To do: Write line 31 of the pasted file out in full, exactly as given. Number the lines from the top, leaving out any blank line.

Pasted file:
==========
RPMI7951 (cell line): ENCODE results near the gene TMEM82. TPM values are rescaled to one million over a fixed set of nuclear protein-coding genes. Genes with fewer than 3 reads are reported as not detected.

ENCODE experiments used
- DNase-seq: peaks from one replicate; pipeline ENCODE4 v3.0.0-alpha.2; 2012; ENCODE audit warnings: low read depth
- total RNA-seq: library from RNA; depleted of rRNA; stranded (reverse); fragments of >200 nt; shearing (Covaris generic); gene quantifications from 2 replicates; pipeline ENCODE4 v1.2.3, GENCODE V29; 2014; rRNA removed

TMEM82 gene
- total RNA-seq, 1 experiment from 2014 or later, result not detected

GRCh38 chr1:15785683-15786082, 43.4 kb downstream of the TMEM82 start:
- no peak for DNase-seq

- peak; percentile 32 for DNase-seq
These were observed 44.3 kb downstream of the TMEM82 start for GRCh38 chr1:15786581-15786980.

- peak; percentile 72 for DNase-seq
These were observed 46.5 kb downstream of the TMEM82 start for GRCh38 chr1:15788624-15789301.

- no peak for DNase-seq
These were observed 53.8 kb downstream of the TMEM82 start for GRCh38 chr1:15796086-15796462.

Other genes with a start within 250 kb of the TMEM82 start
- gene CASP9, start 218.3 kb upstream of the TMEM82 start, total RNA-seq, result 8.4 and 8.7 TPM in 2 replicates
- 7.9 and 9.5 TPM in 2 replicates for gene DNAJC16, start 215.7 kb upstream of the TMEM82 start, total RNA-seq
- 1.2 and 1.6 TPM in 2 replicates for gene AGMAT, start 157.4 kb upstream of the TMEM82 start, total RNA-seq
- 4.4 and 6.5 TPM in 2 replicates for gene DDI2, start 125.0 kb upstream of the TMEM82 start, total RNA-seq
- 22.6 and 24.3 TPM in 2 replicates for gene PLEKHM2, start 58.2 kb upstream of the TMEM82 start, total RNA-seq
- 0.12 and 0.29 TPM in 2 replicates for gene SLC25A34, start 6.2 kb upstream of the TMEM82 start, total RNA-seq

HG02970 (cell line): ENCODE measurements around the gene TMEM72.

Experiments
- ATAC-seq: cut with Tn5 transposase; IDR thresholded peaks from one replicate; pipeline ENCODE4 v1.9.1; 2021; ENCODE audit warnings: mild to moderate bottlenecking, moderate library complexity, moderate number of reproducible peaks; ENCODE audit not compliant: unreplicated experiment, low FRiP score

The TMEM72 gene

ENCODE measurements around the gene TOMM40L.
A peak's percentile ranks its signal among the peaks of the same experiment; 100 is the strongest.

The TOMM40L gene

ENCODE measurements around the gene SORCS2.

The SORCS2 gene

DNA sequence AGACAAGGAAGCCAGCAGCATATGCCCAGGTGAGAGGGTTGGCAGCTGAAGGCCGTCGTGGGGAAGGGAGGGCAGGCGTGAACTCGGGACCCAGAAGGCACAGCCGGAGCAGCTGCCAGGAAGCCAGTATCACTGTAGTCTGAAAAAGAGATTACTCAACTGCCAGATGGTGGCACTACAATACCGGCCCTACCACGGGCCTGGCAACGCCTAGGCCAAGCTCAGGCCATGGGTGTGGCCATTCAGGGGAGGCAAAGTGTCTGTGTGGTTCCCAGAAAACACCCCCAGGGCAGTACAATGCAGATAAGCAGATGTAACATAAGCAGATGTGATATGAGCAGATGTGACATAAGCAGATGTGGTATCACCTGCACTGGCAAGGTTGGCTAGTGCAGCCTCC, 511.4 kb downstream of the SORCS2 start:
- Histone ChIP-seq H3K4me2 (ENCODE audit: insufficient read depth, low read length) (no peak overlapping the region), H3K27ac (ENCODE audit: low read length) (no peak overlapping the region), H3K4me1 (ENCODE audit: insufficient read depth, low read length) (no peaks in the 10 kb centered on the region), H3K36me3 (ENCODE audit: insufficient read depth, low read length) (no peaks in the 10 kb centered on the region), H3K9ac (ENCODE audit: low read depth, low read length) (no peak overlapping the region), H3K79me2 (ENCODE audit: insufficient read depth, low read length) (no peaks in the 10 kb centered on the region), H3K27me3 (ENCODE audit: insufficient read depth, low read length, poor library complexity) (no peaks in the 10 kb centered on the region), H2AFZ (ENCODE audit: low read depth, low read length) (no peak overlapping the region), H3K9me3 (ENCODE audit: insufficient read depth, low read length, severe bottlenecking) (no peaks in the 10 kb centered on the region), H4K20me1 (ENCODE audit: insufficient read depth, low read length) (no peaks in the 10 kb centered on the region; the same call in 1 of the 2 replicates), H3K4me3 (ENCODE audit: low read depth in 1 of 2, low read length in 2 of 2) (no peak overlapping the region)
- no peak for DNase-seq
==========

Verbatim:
DNA sequence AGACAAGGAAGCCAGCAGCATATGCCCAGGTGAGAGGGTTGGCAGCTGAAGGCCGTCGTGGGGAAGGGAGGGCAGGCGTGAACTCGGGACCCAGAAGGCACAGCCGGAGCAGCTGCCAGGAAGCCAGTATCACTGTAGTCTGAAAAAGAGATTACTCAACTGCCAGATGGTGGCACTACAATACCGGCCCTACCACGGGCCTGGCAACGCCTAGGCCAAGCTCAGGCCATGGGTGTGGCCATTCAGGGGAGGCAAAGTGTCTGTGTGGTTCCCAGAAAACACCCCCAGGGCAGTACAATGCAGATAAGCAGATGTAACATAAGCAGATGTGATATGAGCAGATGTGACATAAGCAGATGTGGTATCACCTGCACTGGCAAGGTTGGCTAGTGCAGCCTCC, 511.4 kb downstream of the SORCS2 start: